A VERY POROUS, froth-like volcanic glass, pumice is created when gas-saturated liquid magma erupts like a fizzy drink released from a shaken bottle, and cools so rapidly that the resulting foam solidifies into a glass full of gas bubbles. The hollows in the froth (called vesicles) can be rounded, elongated, or tubular, depending on the flow of the solidifying lava. The glassy material that forms pumice can be in threads, fibers, or thin partitions between the vesicles. Pumice has a very low density due to its large number of air-filled pores. As a result, it can easily float in water, and it frequently does when erupted into the sea. After the eruption of Krakatau in Indonesia in 1883, banks of pumice covered the surface of the sea up to a depth of 5ft (1.5m). Pumice differs from tuff in that it seldom forms thick deposits, but instead tends to form thin layers on the surface.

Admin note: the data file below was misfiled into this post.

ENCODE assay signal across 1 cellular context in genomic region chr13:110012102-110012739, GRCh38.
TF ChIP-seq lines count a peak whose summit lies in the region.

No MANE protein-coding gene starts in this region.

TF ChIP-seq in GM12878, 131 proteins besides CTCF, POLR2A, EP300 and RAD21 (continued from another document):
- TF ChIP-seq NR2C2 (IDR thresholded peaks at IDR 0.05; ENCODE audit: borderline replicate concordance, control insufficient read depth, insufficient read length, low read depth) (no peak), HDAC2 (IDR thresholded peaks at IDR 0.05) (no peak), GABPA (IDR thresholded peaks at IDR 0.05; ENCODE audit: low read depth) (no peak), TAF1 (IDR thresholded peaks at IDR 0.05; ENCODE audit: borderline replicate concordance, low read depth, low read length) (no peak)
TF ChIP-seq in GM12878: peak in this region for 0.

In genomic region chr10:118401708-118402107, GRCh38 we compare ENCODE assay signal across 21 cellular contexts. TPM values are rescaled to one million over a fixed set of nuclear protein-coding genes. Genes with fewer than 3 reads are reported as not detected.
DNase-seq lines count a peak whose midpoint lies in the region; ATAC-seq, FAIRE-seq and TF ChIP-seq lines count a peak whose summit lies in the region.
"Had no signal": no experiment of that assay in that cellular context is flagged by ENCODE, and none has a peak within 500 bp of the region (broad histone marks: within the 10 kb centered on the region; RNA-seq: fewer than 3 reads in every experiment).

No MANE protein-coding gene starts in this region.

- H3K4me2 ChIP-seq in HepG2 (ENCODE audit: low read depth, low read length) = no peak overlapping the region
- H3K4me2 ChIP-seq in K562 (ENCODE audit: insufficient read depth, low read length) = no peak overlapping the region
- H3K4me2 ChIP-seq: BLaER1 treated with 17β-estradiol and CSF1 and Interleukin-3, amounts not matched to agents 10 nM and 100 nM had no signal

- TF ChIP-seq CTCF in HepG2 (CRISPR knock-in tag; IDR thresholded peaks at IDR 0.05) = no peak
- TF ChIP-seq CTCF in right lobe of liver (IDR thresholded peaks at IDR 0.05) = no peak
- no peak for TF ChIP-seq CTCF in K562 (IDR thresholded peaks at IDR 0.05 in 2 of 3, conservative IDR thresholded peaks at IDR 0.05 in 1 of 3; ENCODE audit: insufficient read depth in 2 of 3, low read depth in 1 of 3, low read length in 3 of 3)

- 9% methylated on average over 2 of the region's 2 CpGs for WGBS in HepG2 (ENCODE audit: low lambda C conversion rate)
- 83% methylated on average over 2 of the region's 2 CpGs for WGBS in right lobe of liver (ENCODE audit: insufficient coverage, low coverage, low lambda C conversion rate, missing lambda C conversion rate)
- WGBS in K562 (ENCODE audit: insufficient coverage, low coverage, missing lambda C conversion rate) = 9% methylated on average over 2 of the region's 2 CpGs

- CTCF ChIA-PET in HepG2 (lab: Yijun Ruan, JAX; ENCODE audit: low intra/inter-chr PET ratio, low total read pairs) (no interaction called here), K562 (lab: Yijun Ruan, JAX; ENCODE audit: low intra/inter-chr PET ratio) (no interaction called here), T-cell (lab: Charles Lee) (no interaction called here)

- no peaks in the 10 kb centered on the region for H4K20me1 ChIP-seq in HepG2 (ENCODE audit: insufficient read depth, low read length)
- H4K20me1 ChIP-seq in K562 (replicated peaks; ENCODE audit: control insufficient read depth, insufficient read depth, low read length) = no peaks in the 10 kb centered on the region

Although pumice is mainly composed of glass, small crystals of various minerals do occur, the most common being feldspar, augite, hornblende, and zircon. In older pumices, the vesicles are more often than not filled with deposits of minerals such as zeolites brought in by water percolating through them. Under favourable conditions, most types of lava can form pumice – but silica-rich lavas are more prone to froth than silica-deficient ones because they are more viscous and tend to hold their volatiles until they are erupted. Pumices are frequently accompanied by obsidian, which forms under similar conditions but results from greater pressure. Pumices formed from silica-rich lavas are white, while those from lavas with intermediate silica content are often yellow or brown, and the rarer silica-poor pumices (like those in the Hawaiian Islands) are black. Pumice is important economically as an abrasive in cleaning, polishing, and scouring compounds.
- Rock type Volcanic, igneous
- Origin Extrusive
- Major minerals Glass
- Minor minerals Feldspar, augite, hornblende, zircon
- Color White, yellow, brown, black
- Texture Fine
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